Our second demand regards investments in biomedical research on ME/CFS. At the end of 2020 the German Bundestag made dedicated funds available for ME/CFS for the first time, which was the result of efforts made by a small number of MPs. This was a very important first step, as these funds serve to set up patient registers and biobanks – thus creating the prerequisite for high-quality and promising research. To ensure that this kind of research gets underway quickly on the scale required, we are now asking the Bundestag to make provision for funding of disease-specific scientific research into ME/CFS. In our opinion, the scope of this funding must particularly take into account the large disease burden and the general neglect of ME/CFS during the past decades.

Finally, as we are aware that even an implementation of the two aforementioned points would not lead to the solution of all problems in the field of ME/CFS, we also ask the German Bundestag to create a permanent contact with ME/CFS sufferers and patient organisations, for example by appointing a designated parliamentary representative or by establishing an inter-factional working group. In particular, we hope that this will provide lasting political support so that further political measures can hopefully completely eliminate neglect and stigmatisation of ME/CFS in the future. Despite the different working approaches of the two parliaments, the „All-Party Parliamentary Group on Myalgic Encephalomyelitis“ (APPG on ME) in the British House of Commons could serve as a model for the future commitment of the German Bundestag.

After all, some may wonder why we do not also, or instead of aforementioned points, call for the general „recognition“ of ME/CFS. Of course, definitive and full recognition of existence and severity of ME/CFS in medicine, politics and society is an extremely important concern for us – as it probably is for all those affected as well as for their relatives and supporters. However, this would be a request upon which the German Bundestag, as the federal parliament, could not decide directly. In political terms, such recognition would be expressed anyway by implementing our aforementioned proposals. In all other respects, though, the German Bundestag can only work towards this goal through different parliamentary acts, but cannot establish it conclusively through legislation.

Explanation: What can be accomplished by SIGNforMECFS?

We deliberately submitted the SIGNforMECFS petition directly to the German Bundestag instead of relying on one of the many independent petition portals. This offers great opportunities. The fact that it has now been published on the official petition platform of the German Bundestag means in particular that the Committee Service has already carried out a kind of preliminary examination and that the Petitions Committee of the German Bundestag will in any case deal with our petition after the end of the signing period. As a matter of principle, such a publication occurs at most once per legislative period on each matter, so it is by no means a given. This is therefore a really important opportunity and every single signature lends additional weight to our cause!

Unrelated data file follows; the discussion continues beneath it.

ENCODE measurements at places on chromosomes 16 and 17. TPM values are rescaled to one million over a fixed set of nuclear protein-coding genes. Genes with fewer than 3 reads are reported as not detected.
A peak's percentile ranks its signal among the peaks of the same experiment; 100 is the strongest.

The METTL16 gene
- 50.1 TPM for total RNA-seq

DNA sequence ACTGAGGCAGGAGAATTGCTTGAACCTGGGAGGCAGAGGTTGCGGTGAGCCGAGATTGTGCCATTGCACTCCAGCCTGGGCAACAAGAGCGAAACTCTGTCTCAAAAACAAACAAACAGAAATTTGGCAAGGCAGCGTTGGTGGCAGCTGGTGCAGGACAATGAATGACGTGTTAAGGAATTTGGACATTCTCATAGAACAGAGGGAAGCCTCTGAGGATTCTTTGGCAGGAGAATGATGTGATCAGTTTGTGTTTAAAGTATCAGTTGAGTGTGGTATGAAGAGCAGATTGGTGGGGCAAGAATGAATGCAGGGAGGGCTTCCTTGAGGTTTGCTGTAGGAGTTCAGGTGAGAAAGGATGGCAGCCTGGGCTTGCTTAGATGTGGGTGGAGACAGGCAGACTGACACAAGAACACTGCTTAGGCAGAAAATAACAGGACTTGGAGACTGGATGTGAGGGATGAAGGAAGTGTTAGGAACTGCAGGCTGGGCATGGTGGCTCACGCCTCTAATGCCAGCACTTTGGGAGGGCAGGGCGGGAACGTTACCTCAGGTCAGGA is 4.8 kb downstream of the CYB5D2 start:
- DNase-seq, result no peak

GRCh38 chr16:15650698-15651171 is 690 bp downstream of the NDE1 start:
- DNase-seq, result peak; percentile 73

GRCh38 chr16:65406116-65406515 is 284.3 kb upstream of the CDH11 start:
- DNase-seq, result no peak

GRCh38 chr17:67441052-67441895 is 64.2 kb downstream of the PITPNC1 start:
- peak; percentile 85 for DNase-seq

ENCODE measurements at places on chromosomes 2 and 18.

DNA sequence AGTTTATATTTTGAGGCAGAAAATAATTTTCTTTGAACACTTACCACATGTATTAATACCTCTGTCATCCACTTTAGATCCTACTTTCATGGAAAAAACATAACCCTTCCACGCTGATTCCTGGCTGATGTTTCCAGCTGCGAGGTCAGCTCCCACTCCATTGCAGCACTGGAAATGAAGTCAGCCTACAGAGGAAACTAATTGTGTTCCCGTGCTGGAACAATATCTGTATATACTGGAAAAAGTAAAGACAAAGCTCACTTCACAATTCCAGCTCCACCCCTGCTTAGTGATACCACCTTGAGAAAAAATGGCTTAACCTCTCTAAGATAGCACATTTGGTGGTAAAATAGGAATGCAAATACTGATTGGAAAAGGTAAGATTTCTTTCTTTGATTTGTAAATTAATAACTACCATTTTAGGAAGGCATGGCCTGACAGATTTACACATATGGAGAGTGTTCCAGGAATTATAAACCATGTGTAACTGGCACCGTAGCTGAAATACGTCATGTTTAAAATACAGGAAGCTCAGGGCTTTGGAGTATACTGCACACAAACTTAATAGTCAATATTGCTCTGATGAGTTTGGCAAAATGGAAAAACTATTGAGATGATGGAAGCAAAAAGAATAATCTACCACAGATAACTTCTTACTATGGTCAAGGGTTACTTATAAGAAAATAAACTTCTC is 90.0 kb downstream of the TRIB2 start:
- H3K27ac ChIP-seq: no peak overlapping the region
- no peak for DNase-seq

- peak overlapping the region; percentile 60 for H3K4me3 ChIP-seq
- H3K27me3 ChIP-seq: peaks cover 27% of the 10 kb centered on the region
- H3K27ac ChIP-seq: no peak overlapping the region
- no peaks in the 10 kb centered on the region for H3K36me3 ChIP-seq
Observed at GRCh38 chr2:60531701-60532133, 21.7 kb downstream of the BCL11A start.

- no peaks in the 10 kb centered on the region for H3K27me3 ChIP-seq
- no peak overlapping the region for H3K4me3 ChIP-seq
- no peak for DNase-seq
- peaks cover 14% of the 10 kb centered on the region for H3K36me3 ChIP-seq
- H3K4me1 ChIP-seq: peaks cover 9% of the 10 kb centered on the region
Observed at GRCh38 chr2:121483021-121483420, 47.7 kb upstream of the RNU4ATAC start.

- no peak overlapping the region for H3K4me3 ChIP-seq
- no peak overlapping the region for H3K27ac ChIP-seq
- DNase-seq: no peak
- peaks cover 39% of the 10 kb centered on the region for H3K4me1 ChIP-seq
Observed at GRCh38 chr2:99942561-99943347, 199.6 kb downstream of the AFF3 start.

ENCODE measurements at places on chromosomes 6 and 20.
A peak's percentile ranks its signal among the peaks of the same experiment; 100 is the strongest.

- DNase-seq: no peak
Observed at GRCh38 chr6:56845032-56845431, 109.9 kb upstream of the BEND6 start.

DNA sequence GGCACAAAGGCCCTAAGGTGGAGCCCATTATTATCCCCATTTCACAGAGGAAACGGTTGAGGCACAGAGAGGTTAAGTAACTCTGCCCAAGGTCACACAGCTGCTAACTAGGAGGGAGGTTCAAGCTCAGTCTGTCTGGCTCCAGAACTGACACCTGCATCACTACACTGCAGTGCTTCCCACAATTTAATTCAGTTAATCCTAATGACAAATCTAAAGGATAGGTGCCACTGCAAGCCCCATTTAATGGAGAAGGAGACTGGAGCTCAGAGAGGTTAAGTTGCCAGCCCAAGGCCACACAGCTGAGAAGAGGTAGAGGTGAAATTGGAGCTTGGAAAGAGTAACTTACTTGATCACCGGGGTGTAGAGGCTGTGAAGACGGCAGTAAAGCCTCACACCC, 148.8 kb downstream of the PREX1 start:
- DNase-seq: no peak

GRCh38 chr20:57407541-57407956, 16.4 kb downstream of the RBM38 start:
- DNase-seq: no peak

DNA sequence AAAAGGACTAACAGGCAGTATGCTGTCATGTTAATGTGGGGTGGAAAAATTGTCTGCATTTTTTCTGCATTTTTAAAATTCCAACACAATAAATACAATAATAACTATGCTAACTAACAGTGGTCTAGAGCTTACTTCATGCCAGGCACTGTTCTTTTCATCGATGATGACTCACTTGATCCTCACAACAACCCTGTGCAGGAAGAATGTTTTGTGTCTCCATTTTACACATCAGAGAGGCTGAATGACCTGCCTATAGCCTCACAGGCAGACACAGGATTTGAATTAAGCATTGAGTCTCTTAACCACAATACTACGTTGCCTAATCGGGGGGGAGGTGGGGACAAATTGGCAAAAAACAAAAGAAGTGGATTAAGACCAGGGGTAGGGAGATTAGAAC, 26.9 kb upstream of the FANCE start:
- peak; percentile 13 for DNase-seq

Our petition offers a particularly great opportunity for ME/CFS sufferers if we succeed in gaining 50,000 signatories. If this quorum is reached, the procedural rules of the Petitions Committee of the German Bundestag state that a hearing must be held in a public committee meeting (see point 8.4 (4) of the Procedural Rules). That such a hearing can achieve a significant impact was recently demonstrated by the petition to the European Parliament submitted by Evelien Van Den Brink, which led to the adoption of resolution 2020/2580(RSP) („European Parliament resolution of 18 June 2020 on additional funding for biomedical research on Myalgic Encephalomyelitis“).

If we succeed in getting the German Bundestag to address ME/CFS and to adopt specific measures, this would be of importance well beyond Germany’s borders: Research investments would benefit all people with ME/CFS worldwide. But improvements in the provision of healthcare and broad political support in Germany would also benefit the situation of ME/CFS sufferers throughout Europe and beyond by setting an example and having an encouraging effect.

The chance for a public hearing is also one of the main reasons why we have chosen to publish the petition on the official petition platform of the German Bundestag. This is because the Procedural Rules only grant the right to a public hearing if this platform is used. However, this is associated with two disadvantages: Firstly, the requirement of 50,000 signatories, secondly, a signing deadline of only four weeks. Nevertheless, we see a promising chance to reach the required number of signatories in time, as our petition has one huge advantage: almost all people worldwide are allowed to sign it (read here for more details)! But in any case, we are dependent on your help!